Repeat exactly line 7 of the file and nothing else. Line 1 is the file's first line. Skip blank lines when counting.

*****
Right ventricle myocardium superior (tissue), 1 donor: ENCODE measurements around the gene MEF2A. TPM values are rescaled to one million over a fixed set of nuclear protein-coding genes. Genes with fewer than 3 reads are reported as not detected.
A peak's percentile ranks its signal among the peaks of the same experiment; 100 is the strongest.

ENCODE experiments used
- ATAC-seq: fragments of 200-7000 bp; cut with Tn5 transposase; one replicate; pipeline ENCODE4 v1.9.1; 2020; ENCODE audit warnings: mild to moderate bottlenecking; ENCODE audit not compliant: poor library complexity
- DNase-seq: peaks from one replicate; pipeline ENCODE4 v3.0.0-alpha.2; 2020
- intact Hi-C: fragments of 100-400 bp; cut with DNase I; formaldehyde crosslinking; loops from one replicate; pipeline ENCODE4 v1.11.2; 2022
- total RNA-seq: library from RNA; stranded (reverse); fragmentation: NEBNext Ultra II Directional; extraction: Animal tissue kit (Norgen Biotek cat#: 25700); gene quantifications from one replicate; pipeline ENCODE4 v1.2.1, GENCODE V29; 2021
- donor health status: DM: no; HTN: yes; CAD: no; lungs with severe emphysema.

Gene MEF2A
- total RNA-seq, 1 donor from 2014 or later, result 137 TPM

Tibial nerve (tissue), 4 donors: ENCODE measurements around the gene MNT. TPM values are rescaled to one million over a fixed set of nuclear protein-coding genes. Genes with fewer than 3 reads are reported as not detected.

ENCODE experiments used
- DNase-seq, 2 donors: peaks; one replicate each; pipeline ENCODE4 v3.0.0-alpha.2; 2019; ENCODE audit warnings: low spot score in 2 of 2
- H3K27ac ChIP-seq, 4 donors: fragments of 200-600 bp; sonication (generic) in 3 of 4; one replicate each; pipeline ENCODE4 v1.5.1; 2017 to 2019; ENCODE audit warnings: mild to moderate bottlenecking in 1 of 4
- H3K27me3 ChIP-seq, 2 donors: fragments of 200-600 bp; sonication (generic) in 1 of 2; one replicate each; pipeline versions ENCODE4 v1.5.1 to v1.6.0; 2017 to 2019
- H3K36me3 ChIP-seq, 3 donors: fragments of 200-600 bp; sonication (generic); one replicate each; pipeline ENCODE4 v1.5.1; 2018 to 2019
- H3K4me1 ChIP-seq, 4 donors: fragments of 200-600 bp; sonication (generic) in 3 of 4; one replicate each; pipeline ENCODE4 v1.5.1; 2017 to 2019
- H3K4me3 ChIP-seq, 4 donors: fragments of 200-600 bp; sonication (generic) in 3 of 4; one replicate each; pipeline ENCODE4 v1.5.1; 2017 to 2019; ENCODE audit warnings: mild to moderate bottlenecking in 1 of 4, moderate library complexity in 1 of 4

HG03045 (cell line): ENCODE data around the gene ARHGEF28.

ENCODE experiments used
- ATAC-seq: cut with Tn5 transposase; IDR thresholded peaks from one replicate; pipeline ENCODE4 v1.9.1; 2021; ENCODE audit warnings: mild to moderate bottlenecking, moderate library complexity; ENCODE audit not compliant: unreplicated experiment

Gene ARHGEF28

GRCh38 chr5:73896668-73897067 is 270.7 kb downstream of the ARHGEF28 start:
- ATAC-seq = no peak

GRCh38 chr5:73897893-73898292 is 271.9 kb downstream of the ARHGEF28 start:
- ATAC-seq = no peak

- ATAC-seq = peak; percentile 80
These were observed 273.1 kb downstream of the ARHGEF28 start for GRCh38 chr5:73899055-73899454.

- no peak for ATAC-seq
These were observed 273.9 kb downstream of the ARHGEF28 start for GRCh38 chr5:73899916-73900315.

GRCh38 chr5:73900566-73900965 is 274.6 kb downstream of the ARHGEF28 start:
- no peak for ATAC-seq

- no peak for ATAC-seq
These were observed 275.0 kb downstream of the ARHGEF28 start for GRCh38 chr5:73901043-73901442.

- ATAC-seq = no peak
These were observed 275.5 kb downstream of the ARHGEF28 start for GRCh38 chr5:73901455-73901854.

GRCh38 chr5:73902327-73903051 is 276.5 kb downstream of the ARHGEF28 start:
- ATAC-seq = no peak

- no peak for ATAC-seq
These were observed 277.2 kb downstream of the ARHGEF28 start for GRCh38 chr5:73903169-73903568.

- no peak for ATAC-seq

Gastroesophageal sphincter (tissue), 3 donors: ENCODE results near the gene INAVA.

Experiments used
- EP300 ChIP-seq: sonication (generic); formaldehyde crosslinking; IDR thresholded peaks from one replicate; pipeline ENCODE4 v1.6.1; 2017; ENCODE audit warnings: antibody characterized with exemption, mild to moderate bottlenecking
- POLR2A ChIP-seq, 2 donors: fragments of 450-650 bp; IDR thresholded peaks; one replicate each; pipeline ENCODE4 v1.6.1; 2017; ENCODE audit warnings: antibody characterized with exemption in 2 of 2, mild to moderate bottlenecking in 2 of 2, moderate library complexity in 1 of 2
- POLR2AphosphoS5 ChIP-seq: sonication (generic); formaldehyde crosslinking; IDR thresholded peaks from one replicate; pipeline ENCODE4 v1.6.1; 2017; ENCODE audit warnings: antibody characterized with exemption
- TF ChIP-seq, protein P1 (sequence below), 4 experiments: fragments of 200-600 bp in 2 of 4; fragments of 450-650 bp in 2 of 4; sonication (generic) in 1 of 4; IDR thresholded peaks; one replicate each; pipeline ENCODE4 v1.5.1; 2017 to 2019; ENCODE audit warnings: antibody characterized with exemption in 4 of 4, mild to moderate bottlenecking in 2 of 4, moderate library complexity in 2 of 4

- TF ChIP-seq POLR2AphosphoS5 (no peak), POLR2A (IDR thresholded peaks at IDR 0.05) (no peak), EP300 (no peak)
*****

- total RNA-seq: library from RNA; stranded (reverse); fragmentation: NEBNext Ultra II Directional; extraction: Animal tissue kit (Norgen Biotek cat#: 25700); gene quantifications from one replicate; pipeline ENCODE4 v1.2.1, GENCODE V29; 2021